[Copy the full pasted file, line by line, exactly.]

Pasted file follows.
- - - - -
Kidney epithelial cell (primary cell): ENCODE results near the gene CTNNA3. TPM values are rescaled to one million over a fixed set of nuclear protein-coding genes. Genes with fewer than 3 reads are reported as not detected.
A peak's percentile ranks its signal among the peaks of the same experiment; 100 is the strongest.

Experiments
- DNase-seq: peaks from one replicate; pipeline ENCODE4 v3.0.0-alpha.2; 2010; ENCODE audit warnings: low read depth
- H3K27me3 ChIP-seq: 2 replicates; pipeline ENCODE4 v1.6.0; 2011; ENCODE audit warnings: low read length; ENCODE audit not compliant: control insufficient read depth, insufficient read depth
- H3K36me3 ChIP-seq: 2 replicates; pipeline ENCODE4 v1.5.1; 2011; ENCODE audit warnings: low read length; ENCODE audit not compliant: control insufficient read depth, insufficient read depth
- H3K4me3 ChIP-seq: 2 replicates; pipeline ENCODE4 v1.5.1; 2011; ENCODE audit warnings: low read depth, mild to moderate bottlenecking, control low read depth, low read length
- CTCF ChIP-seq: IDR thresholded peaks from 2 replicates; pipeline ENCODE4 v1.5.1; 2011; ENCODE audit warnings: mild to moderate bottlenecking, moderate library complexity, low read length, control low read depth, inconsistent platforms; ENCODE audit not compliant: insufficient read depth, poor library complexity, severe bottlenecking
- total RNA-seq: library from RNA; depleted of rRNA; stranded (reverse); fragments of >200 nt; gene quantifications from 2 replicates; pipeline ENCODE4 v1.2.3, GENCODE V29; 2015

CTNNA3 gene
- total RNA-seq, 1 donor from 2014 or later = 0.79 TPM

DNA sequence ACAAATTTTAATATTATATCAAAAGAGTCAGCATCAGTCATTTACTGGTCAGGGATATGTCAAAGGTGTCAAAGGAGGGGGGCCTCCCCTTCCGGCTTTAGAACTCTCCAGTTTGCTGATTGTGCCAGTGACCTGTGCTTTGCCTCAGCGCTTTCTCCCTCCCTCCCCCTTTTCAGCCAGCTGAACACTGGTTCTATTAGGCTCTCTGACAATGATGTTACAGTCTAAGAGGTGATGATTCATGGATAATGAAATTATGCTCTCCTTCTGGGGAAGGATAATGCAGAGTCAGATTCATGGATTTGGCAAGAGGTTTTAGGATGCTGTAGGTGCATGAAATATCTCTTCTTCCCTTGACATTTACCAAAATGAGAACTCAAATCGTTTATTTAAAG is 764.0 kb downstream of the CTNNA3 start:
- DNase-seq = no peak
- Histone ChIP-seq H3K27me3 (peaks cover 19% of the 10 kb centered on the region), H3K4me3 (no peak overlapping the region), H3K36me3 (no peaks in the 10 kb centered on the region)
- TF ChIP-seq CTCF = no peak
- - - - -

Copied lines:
Kidney epithelial cell (primary cell): ENCODE results near the gene CTNNA3. TPM values are rescaled to one million over a fixed set of nuclear protein-coding genes. Genes with fewer than 3 reads are reported as not detected.
A peak's percentile ranks its signal among the peaks of the same experiment; 100 is the strongest.

Experiments
- DNase-seq: peaks from one replicate; pipeline ENCODE4 v3.0.0-alpha.2; 2010; ENCODE audit warnings: low read depth
- H3K27me3 ChIP-seq: 2 replicates; pipeline ENCODE4 v1.6.0; 2011; ENCODE audit warnings: low read length; ENCODE audit not compliant: control insufficient read depth, insufficient read depth
- H3K36me3 ChIP-seq: 2 replicates; pipeline ENCODE4 v1.5.1; 2011; ENCODE audit warnings: low read length; ENCODE audit not compliant: control insufficient read depth, insufficient read depth
- H3K4me3 ChIP-seq: 2 replicates; pipeline ENCODE4 v1.5.1; 2011; ENCODE audit warnings: low read depth, mild to moderate bottlenecking, control low read depth, low read length
- CTCF ChIP-seq: IDR thresholded peaks from 2 replicates; pipeline ENCODE4 v1.5.1; 2011; ENCODE audit warnings: mild to moderate bottlenecking, moderate library complexity, low read length, control low read depth, inconsistent platforms; ENCODE audit not compliant: insufficient read depth, poor library complexity, severe bottlenecking
- total RNA-seq: library from RNA; depleted of rRNA; stranded (reverse); fragments of >200 nt; gene quantifications from 2 replicates; pipeline ENCODE4 v1.2.3, GENCODE V29; 2015

CTNNA3 gene
- total RNA-seq, 1 donor from 2014 or later = 0.79 TPM

DNA sequence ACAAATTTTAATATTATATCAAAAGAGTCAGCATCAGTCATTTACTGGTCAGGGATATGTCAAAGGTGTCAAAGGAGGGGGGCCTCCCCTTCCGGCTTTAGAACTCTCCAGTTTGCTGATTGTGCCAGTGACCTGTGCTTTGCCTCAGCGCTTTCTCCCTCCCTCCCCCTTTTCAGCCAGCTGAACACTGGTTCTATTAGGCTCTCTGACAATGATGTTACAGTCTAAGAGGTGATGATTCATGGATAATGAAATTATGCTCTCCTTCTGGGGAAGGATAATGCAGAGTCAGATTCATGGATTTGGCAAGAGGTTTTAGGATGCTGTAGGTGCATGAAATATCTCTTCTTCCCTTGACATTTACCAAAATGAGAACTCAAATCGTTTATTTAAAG is 764.0 kb downstream of the CTNNA3 start:
- DNase-seq = no peak
- Histone ChIP-seq H3K27me3 (peaks cover 19% of the 10 kb centered on the region), H3K4me3 (no peak overlapping the region), H3K36me3 (no peaks in the 10 kb centered on the region)
- TF ChIP-seq CTCF = no peak